For many years, comprehensive wealth advisers have been providing financial plans for clients. While each adviser has their own process they walk clients through, the specific processes are likely a bit similar.
We begin by understanding who the client is, what their goals are and what their current financial situation looks like, and then we provide a financial plan with strategies to improve their situation and reach their goals. As we continue to work with the client, we review and monitor their plan to ensure it continues to synch with their goals and objectives. Sound about right?
In terms of the traditional method for building a financial plan, most advisers will collect the client’s financial information, review the data, construct a plan and present the financial plan to the client. There is nothing wrong with this process; it is not broken. The industry has utilized the before mentioned process for years. My question for advisers is, whose plan is it?
The data is not that of the adviser’s, but he or she did construct the plan and proposed strategies to help the client accomplish their goals, all while sitting behind the scenes at their desk. Finally, when the adviser is ready to present the plan, they are pitching a plan consisting of their ideas and strategies in the hopes the client will agree to implement.
The problem with this approach is, in the mind of the client, they may not have bought into the fact that this is really their plan and not the adviser’s.
There is alternative method that is more collaborative with the client. This could be done shoulder-to-shoulder in the adviser’s office or by leveraging screen sharing technology. What if the adviser set up the very basic inputs for the client, but otherwise used the meeting to work together to build the client’s plan?
In the past, advisers have argued that they didn’t want to enter all the client’s financial accounts into the system with the client in the office. It could take over an hour to simply accomplish that one task.
While that may have been the case years ago, now an adviser can capture the client’s investment holdings in just a few minutes using data aggregation technology. As a result, once the adviser has the basic client data and all of the client’s investment holdings, the rest of the meeting can be spent on modeling planning scenarios specific to the client’s goals and objectives.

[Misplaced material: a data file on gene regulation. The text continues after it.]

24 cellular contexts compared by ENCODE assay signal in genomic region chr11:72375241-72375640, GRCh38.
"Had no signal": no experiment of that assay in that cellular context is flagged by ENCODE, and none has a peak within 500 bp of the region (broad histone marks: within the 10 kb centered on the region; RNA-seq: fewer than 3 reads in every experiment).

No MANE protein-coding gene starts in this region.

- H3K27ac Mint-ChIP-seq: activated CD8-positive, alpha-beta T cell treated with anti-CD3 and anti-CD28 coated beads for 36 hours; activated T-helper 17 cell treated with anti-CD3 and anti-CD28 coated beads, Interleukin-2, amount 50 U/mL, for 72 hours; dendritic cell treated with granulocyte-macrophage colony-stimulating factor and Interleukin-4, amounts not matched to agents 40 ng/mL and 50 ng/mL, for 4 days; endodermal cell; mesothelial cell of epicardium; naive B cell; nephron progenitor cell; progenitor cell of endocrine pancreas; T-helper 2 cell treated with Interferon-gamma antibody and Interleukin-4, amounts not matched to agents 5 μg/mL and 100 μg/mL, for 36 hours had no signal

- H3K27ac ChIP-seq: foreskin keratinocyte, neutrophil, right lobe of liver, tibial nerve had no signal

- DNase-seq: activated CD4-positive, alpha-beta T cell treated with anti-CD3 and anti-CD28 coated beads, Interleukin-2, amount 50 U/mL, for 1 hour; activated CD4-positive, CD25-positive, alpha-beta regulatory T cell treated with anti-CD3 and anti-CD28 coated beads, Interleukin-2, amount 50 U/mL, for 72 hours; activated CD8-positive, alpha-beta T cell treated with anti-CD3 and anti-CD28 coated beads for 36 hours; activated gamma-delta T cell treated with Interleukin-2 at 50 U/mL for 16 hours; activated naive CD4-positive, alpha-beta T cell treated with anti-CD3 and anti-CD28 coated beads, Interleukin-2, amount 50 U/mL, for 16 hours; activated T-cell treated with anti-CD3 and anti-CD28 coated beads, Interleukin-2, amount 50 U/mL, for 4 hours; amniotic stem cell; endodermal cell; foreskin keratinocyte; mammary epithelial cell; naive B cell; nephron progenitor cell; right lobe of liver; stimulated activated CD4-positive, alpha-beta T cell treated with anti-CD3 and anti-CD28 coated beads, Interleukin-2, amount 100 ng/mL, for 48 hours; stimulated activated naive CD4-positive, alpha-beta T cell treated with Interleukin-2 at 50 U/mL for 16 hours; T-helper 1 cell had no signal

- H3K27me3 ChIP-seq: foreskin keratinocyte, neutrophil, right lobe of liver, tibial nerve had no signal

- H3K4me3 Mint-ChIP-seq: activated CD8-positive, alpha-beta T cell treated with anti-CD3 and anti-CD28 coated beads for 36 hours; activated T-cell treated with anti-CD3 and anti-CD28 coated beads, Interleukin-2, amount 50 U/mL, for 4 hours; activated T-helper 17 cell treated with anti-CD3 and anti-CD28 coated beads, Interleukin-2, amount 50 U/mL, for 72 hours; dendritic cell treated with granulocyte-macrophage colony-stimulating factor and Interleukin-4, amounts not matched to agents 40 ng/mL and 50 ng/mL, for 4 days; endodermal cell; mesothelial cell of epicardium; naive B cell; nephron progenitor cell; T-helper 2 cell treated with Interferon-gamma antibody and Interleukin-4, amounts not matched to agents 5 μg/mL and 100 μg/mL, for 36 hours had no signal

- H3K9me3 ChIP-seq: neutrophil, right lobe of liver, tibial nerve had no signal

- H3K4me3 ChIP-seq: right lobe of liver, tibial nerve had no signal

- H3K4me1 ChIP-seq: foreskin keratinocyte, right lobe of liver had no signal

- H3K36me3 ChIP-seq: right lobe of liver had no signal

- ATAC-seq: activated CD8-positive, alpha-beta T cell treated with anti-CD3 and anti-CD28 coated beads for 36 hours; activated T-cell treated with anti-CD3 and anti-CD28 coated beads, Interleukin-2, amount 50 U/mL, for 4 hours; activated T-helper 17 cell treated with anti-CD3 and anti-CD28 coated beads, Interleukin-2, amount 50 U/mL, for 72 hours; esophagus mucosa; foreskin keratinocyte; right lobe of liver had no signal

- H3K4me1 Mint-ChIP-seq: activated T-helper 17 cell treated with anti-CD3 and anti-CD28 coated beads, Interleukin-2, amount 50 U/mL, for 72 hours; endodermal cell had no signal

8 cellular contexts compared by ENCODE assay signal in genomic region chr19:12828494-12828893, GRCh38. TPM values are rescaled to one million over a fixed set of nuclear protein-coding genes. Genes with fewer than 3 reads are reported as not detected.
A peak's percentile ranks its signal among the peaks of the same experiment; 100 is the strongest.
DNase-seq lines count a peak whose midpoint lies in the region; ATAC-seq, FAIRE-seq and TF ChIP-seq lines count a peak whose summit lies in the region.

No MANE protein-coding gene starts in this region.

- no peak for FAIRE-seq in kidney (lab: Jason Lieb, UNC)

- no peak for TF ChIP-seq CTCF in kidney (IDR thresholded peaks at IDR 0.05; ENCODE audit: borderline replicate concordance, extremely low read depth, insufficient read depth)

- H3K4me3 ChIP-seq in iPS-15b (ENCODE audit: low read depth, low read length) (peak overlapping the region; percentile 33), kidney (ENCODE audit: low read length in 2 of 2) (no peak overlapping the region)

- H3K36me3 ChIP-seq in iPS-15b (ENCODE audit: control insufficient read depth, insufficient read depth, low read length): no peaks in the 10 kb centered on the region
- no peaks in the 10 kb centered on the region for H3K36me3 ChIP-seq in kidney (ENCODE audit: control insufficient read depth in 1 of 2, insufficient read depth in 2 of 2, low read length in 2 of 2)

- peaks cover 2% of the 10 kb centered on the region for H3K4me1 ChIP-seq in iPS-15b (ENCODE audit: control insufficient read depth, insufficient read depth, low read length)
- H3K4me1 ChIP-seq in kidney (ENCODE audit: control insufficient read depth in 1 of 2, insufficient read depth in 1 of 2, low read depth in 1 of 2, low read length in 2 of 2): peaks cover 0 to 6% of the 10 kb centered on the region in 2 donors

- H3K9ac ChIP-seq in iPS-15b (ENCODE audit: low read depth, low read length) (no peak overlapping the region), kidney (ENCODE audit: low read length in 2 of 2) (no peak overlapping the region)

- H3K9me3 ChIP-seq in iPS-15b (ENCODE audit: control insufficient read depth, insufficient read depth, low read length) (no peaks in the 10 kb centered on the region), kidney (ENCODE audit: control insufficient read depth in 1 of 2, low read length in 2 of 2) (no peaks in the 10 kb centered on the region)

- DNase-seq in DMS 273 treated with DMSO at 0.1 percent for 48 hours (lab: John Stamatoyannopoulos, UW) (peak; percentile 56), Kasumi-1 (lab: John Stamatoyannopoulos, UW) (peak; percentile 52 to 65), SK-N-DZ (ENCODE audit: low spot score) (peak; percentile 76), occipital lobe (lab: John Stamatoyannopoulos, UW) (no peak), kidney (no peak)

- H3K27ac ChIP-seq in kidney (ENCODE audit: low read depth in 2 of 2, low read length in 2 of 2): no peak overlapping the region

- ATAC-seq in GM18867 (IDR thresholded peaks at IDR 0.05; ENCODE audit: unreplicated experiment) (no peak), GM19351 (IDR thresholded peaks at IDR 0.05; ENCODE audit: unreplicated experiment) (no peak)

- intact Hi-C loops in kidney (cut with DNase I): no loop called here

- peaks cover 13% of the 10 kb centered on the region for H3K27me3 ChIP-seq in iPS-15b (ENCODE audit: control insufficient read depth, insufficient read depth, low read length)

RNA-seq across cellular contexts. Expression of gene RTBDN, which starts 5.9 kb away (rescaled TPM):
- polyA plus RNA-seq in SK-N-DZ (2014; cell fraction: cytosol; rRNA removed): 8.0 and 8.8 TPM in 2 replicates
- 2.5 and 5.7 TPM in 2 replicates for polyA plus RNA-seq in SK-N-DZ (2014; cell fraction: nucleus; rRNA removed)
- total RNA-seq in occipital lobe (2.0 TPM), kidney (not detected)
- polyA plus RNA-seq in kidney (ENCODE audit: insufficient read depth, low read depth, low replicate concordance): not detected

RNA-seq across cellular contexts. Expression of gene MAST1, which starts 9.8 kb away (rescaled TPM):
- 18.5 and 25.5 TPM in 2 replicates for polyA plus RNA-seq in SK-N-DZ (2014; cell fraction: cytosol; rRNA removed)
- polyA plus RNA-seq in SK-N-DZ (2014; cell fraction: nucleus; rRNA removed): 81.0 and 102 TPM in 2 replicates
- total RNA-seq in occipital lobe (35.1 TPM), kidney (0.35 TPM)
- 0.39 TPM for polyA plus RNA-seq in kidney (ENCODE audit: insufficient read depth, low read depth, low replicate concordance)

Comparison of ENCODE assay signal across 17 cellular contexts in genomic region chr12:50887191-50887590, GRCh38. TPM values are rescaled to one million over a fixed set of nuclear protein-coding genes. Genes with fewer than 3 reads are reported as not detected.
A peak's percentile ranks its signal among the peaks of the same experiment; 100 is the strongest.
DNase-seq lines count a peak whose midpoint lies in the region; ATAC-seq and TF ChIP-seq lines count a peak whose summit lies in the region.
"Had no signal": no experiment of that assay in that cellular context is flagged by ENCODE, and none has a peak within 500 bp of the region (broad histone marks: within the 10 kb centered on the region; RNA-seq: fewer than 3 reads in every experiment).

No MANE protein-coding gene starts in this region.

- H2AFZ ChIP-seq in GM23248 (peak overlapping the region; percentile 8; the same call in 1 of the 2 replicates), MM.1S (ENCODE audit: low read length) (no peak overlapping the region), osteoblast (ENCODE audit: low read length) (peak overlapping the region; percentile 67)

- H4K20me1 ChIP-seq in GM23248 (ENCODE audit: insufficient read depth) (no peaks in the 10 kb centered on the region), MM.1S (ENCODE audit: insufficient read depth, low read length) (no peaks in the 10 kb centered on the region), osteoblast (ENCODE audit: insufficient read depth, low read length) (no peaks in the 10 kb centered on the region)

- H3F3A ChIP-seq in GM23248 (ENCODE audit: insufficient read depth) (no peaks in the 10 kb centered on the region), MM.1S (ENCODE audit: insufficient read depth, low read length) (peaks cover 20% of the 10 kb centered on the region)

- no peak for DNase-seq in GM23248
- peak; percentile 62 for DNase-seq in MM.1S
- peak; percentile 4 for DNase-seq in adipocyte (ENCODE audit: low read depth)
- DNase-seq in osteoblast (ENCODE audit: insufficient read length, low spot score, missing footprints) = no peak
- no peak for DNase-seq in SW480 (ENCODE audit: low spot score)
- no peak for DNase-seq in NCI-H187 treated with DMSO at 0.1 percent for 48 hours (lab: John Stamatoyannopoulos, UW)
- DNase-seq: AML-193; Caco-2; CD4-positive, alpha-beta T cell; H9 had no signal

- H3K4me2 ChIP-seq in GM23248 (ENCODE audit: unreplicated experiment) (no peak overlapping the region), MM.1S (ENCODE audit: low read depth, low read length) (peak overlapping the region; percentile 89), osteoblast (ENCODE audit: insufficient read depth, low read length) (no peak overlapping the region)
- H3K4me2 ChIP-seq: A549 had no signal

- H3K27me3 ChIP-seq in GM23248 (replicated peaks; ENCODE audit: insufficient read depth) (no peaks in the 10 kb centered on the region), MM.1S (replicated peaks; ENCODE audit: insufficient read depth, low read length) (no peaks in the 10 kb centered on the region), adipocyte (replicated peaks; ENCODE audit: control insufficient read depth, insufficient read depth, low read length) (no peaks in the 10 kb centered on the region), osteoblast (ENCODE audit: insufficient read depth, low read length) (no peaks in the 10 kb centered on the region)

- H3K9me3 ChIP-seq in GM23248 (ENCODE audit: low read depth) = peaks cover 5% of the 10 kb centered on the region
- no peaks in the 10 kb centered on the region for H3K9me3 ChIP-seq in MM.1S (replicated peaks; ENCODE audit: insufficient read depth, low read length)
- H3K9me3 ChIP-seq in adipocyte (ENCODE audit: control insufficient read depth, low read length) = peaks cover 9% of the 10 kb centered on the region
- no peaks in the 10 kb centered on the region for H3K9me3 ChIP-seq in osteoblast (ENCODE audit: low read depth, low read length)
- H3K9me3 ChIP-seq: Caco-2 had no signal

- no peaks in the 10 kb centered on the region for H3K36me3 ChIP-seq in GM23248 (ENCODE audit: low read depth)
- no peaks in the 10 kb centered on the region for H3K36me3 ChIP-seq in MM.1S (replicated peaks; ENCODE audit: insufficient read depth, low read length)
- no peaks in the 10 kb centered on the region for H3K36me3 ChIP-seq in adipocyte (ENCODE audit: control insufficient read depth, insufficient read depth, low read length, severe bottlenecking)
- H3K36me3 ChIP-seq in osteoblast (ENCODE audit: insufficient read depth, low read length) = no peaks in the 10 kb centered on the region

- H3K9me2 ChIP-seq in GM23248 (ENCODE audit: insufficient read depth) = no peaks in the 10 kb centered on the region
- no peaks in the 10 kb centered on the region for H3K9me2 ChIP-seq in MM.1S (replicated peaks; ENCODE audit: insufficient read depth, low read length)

As the adviser builds the plan together with the client, the client is no longer just along for the ride. They are an active participant in designing the current strategy and understanding what they need to do to accomplish their goals.
As an example, if a client is not saving enough to retire at their preferred age, the adviser and the client can manipulate a savings number to determine what amount might be appropriate to reach their age-based goal. With the client playing a role in determining the strategy, it makes delivering the message to the client that much easier and actionable. Isn't that what we want? To be able to provide our clients advice and have them take action?
Please understand, I am not simply providing a small tip on how to deliver financial plans. I truly believe we are in the midst of a paradigm shift in the way advisers provide advice to clients.
More often, clients want to be involved in the planning process, and technology is enabling a lot of this change. In fact, several financial planning programs have this technology today and are designing their platforms with this process in mind.
For example, eMoney and MoneyGuidePro are in the process of releasing user interfaces designed to engage the client directly in creating their financial plan with the adviser’s guidance. In addition, Advizr, a relatively new financial planning program, takes the client plan creation concept a step further. Advizr allows the client to create and enter their own financial plan and then have the plan reviewed by their adviser after it’s been completed by the client.
Whenever we are talking about making a change to a process or technology, we need to understand that our clients are unique and may want to take varying approaches. This collaborative approach to building plans may not be right for everyone, but as a firm that has been implementing this process over the last several years, we’ve seen a noticeable increase in the engagement of our clients.
We’re confident that as firms begin testing this new philosophy of plan co-creation, it will become a more common way of building client engagement and communication.
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